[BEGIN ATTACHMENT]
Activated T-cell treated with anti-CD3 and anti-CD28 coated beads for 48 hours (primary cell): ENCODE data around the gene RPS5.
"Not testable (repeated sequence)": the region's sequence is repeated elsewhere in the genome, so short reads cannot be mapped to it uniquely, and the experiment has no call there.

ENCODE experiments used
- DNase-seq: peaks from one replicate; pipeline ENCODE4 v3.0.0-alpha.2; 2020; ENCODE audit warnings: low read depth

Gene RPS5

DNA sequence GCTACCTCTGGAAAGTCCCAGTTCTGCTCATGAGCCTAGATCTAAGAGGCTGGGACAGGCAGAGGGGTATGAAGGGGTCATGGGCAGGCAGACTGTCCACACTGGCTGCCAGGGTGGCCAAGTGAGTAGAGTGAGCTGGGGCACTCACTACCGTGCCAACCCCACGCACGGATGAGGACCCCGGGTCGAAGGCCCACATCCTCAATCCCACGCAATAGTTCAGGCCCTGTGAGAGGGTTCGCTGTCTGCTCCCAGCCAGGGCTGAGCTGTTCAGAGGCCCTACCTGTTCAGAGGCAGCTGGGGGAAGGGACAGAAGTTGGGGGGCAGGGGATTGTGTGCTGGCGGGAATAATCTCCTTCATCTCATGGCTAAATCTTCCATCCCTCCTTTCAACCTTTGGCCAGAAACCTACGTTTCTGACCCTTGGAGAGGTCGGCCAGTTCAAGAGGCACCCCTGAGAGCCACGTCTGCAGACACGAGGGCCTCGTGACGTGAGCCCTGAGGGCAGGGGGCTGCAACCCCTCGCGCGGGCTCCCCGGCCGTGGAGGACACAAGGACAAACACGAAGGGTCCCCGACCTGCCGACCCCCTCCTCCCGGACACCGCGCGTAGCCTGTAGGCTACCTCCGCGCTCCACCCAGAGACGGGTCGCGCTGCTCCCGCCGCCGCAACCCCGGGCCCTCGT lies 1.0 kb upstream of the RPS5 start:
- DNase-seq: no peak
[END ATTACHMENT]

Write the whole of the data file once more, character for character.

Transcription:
Activated T-cell treated with anti-CD3 and anti-CD28 coated beads for 48 hours (primary cell): ENCODE data around the gene RPS5.
"Not testable (repeated sequence)": the region's sequence is repeated elsewhere in the genome, so short reads cannot be mapped to it uniquely, and the experiment has no call there.

ENCODE experiments used
- DNase-seq: peaks from one replicate; pipeline ENCODE4 v3.0.0-alpha.2; 2020; ENCODE audit warnings: low read depth

Gene RPS5

DNA sequence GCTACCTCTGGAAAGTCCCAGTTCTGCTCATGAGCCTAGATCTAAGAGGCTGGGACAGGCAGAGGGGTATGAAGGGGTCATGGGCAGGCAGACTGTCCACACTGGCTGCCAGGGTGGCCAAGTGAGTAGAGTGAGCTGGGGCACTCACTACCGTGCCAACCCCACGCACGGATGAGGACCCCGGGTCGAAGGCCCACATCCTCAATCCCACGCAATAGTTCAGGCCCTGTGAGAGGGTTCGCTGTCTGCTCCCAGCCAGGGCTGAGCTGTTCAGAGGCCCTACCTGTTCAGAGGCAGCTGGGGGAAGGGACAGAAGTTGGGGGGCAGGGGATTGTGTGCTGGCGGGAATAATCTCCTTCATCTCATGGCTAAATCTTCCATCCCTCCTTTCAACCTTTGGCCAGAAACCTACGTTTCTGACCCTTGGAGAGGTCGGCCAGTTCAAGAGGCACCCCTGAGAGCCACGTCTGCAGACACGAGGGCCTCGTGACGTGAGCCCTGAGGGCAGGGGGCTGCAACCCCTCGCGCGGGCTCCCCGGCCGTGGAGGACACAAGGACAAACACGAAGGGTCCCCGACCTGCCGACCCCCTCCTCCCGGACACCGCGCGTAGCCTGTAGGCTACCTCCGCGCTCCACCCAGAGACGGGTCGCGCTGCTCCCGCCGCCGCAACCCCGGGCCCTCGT lies 1.0 kb upstream of the RPS5 start:
- DNase-seq: no peak